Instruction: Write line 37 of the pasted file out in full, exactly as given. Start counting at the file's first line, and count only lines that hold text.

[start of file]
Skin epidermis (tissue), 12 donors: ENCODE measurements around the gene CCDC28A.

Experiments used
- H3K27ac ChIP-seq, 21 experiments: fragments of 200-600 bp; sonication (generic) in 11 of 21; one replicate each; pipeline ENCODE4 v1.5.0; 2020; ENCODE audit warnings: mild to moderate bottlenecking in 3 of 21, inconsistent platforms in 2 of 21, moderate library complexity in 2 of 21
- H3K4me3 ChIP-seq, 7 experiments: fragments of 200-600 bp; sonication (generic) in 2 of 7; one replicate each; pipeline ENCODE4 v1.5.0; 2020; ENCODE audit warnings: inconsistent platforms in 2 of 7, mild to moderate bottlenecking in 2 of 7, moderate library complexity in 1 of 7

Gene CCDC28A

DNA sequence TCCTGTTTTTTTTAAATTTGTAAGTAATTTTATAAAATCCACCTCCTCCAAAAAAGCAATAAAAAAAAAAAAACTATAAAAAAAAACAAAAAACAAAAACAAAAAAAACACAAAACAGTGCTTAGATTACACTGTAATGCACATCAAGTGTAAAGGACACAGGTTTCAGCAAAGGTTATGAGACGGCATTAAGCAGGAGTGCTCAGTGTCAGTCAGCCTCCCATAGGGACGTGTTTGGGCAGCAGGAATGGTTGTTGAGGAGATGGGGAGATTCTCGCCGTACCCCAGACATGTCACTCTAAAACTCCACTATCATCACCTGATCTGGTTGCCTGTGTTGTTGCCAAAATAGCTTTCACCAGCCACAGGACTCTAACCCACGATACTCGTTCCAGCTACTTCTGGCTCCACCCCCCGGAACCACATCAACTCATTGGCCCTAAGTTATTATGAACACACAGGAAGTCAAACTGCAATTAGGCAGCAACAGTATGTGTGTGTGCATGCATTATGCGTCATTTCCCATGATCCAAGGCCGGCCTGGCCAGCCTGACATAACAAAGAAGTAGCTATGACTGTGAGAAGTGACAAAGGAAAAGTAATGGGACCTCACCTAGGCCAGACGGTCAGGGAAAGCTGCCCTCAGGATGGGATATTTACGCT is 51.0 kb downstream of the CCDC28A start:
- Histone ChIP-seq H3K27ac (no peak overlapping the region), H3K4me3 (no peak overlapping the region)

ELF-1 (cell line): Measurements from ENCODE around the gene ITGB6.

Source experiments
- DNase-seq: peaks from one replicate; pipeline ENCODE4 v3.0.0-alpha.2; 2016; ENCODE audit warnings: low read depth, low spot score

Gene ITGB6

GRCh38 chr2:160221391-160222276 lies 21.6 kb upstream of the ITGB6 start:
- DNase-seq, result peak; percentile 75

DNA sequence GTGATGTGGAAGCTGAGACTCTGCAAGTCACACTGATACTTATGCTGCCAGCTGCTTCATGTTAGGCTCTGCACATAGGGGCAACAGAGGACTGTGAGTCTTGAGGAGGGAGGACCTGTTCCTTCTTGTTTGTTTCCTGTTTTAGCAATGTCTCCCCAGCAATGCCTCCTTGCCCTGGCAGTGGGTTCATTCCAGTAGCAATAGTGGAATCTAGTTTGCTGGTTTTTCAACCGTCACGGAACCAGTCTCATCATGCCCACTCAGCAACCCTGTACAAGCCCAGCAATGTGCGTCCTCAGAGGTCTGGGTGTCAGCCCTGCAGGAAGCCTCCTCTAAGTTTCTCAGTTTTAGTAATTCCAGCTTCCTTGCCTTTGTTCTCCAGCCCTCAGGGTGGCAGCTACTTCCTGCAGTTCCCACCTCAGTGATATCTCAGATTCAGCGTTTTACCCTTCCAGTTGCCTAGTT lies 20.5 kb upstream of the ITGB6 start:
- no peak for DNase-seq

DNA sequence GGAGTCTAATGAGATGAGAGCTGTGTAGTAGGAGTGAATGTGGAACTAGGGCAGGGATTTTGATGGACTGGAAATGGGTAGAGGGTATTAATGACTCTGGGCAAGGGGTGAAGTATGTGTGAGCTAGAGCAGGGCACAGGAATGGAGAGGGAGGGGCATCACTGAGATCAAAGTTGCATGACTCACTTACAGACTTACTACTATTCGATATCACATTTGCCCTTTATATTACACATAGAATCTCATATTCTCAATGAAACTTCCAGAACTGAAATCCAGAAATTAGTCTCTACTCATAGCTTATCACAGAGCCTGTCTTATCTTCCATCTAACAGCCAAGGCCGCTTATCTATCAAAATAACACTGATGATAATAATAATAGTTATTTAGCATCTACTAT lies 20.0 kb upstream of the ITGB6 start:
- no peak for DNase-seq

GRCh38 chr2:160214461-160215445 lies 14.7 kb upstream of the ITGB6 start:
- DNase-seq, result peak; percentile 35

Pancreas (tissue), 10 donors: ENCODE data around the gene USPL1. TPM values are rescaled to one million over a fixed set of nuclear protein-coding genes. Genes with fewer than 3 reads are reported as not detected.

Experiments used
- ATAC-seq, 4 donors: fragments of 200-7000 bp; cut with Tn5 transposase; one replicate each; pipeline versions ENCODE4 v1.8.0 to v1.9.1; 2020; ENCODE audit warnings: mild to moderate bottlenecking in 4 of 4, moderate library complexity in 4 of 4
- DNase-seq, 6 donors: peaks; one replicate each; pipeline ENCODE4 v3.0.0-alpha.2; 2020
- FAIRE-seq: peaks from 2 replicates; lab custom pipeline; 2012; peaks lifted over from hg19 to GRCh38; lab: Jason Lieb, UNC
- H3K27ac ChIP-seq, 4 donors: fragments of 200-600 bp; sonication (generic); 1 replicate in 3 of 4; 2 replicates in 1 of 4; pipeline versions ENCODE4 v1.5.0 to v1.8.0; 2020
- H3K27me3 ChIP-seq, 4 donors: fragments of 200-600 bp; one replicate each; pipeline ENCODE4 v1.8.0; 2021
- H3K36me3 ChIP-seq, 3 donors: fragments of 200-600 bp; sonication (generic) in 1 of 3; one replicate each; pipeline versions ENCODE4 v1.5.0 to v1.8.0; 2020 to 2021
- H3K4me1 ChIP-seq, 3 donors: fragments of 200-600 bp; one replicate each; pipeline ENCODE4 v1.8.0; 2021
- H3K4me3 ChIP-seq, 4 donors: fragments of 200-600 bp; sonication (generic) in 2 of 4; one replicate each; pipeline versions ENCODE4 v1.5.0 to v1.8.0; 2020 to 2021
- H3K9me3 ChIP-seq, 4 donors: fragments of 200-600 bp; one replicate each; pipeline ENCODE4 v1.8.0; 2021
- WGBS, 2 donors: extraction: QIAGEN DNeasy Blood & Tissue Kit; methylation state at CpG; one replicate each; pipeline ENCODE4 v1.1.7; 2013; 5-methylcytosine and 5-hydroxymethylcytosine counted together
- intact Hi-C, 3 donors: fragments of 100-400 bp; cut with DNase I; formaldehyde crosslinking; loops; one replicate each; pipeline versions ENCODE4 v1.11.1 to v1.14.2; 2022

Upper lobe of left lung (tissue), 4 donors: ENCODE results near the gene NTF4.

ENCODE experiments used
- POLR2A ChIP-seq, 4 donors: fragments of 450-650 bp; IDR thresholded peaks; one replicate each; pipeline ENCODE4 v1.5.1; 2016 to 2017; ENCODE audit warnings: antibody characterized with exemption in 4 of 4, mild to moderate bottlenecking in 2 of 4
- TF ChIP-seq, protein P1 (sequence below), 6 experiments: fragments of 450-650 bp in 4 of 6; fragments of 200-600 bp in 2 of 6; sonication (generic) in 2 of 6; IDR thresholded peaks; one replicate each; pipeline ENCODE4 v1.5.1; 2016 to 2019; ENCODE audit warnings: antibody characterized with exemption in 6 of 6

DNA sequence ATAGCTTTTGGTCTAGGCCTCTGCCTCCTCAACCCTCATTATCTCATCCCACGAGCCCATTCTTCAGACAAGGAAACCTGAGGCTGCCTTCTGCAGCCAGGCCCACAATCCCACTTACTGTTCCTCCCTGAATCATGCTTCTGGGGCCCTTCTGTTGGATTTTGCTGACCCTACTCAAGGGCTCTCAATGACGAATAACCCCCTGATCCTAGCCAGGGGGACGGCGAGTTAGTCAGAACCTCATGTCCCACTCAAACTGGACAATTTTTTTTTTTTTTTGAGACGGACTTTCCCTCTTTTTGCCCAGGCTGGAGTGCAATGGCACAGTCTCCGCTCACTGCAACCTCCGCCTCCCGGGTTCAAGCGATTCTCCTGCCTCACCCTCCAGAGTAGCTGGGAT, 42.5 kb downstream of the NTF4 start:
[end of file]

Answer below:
DNA sequence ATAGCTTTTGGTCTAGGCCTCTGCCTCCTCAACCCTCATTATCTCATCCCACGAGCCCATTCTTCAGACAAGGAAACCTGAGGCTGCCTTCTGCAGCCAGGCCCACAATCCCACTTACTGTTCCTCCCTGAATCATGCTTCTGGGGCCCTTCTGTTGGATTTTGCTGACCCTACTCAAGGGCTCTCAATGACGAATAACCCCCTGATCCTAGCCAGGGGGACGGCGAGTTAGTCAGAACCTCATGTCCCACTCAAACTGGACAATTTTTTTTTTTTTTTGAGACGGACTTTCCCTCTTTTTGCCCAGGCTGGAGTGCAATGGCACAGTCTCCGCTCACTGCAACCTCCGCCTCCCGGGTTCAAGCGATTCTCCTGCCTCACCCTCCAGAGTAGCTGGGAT, 42.5 kb downstream of the NTF4 start: